Saturday, June 26, 2010
Mountain Range Salad
With sharp crampons, stress creeps up soft elastic shoulders. She grapples the muscles with hooks and lines, pulling and twisting as she goes. When she reaches the throat she hangs and rests, gripping tightly, her legs and arms spread eagled. She makes you swallow hard. Up your jaw she continues, and you clench tight to support her weight. She drives her pick into your temples. She kicks open your eardrums, and the once filtered, clean sound enters in a wave of white noise. She is a subtle visitor, but the path she treads is jagged and rough. It is not until she dives from the summit, and you feel her little toes as they spring down and lift off from your forehead, that you realize she had ever set camp. When she is gone, you miss her weight, to which you had grown accustomed. Without her, you find you move easily and you have to relearn how to shift your balance. I stood in the middle of the crowd, feeling my new weight as stress repelled off of me.
I felt myself standing, I was a mountain among mountains. In my right hand, I was carrying a single ear of roasted corn. I held it by the husk, the charred black pointed leaves stuck out beneath my clenched fist like straw on a scarecrow. I had just finished a morning of work at the market, and for the first time in months I had nothing due, nowhere I had to be, no one I needed to meet with. I thought about how, if I wanted to, I could sit down on the stone wall and eat my corn while watching the people go by. I could eat it kernel by kernel if I felt like it. The thought made me giddy.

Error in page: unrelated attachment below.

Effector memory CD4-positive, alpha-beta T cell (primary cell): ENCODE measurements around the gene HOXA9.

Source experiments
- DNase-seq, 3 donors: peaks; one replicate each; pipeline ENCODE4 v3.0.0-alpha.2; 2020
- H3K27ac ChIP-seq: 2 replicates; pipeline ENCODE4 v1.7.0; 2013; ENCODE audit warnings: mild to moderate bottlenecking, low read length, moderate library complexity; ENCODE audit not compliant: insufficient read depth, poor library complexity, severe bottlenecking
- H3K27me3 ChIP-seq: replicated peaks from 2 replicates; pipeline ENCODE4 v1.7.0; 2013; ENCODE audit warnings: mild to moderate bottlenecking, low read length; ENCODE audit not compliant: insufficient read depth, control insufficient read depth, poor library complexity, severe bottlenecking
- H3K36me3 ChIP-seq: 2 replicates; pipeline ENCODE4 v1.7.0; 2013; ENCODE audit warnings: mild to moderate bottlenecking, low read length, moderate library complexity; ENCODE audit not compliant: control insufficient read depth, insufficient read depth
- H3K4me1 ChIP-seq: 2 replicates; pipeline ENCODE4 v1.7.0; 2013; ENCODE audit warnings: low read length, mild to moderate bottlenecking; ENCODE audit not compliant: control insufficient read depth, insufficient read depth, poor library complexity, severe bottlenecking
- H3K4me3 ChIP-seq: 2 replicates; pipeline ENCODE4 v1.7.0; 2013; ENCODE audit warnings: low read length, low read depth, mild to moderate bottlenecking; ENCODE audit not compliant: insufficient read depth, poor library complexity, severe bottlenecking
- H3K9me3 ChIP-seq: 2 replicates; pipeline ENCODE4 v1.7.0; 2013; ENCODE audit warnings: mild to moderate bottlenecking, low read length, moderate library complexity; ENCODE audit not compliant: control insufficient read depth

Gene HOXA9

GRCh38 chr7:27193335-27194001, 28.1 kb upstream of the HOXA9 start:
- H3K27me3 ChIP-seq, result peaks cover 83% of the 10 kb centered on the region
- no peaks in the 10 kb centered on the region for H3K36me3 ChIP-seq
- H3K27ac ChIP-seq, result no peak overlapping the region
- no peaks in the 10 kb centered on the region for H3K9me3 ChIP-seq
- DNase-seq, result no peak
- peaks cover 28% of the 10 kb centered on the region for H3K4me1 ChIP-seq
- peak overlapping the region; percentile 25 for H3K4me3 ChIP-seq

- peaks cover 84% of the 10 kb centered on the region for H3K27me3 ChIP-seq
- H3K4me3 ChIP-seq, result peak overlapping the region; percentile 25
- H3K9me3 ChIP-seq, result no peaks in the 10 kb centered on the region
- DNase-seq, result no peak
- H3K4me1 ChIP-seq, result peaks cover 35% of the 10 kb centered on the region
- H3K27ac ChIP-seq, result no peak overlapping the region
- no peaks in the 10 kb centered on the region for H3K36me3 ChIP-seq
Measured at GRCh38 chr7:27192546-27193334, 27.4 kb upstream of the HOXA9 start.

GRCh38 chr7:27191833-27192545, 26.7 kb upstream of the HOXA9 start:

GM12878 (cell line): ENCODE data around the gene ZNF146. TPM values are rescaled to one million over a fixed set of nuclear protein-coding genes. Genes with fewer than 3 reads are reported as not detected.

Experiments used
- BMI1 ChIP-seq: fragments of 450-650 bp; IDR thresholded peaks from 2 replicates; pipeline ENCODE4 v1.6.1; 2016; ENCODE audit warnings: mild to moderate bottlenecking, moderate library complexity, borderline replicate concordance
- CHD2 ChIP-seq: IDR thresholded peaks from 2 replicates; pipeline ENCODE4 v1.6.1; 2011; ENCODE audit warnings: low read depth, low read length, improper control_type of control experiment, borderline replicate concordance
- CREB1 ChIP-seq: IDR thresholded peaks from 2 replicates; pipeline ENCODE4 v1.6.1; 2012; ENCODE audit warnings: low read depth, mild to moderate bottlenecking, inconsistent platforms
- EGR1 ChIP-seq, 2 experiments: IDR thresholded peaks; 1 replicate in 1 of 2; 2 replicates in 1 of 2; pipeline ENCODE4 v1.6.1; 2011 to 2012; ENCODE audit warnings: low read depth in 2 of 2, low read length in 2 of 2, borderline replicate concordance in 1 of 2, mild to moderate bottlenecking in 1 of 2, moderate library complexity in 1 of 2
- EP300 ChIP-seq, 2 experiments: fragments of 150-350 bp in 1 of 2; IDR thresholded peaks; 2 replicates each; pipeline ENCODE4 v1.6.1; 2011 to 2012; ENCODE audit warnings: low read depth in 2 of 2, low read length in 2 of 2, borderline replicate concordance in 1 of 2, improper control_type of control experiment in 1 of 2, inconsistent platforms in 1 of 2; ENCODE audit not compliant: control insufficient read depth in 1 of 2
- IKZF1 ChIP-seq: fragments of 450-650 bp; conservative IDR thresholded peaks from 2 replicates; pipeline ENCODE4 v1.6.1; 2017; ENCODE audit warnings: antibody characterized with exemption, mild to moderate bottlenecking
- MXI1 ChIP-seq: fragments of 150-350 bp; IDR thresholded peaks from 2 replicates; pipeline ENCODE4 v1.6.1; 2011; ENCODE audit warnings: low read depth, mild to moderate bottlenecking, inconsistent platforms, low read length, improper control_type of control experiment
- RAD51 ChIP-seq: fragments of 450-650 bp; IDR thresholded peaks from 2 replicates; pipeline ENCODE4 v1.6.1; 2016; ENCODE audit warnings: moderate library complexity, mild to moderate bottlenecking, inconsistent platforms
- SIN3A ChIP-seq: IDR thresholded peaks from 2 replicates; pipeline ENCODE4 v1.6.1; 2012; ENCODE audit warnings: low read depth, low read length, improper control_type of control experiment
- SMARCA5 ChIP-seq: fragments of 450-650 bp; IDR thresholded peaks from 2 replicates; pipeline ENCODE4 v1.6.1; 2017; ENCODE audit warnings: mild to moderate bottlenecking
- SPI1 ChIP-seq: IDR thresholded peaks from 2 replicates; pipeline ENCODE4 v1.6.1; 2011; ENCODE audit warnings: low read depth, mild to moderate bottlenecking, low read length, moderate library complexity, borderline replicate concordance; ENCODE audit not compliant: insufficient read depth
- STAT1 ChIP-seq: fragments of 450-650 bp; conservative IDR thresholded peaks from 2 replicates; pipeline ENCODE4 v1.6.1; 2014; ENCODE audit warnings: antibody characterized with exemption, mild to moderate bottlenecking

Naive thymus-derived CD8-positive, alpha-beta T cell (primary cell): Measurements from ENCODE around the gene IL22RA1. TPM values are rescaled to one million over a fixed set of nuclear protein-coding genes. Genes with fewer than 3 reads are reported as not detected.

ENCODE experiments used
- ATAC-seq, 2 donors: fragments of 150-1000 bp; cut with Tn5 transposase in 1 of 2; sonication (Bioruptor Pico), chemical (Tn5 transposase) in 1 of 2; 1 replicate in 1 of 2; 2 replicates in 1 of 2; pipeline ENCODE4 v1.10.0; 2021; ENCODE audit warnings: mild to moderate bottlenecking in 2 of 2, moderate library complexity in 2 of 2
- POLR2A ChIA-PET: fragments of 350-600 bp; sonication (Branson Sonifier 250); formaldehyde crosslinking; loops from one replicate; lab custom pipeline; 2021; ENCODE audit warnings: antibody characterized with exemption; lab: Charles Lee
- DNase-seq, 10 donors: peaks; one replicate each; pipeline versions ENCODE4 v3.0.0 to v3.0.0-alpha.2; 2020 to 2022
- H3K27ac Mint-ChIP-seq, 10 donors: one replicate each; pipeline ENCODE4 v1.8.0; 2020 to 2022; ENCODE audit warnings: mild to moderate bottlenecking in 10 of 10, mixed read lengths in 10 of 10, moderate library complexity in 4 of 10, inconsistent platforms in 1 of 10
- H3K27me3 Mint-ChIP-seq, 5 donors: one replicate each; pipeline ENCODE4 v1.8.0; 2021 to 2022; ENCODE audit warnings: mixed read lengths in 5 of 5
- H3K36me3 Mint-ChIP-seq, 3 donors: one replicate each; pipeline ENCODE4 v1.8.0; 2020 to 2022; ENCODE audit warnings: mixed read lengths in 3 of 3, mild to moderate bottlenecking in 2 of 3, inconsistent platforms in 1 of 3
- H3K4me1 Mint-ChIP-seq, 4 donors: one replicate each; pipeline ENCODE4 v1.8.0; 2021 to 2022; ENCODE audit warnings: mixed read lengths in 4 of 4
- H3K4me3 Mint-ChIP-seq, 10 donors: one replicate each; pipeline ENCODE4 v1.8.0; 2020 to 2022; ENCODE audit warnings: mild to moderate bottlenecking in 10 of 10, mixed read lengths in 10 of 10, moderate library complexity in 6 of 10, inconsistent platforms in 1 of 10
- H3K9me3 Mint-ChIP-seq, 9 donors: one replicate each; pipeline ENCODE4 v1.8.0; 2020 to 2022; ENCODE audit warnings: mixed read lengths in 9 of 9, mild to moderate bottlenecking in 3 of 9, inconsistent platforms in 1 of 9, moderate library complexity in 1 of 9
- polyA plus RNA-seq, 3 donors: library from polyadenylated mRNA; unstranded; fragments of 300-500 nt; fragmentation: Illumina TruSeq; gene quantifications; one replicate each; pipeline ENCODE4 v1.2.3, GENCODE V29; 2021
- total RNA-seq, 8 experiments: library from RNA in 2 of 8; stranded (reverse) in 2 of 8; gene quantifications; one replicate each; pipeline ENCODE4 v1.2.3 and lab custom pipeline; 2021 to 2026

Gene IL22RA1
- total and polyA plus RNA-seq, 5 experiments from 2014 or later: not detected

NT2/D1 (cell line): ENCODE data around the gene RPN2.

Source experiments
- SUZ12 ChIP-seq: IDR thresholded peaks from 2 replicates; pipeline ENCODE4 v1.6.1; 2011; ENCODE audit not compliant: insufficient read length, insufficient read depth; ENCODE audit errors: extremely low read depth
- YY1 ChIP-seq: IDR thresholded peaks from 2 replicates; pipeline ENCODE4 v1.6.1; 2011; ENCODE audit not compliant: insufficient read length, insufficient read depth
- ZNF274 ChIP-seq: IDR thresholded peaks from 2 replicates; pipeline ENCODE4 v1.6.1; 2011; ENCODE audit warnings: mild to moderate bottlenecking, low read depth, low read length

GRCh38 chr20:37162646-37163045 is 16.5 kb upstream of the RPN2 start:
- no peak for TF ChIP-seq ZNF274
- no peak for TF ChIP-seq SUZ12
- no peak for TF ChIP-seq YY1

Walking through the market with nowhere to be, really made me feel connected. I stopped and asked questions. I tasted cheese from 3 different vendors. I pulled in the carnival smells. I shopped for salad ingredients. I was a mountain among mountains.
As I was leaving, I noticed an old Hmong woman sitting on a stool. She had deep wrinkles on her face. She wore a long dress with a kerchief on her head. She was shelling peas and smiling with her eyes. I thought to myself, 'that looks like a fun thing to do', so I bought some shelling peas.Then I made this salad.
Garlic Scape, Red Potato and Pea Salad
4 cups diced, cooked, red potatoes (cook in boiling water, drain, and then rinse to cool)
4 garlic scapes
1/2 cup shelled peas
2 green onions
2 Tbsp fresh dill
1/2 cup Greek yogurt
1/4 tsp soy sauce (for color)
1/2 tsp red wine vinegar
1/2 tsp salt
1 tsp pepper
Toss together and serve. Garnish with chive blossoms.
Christina's vote: "From God's ears to my lips"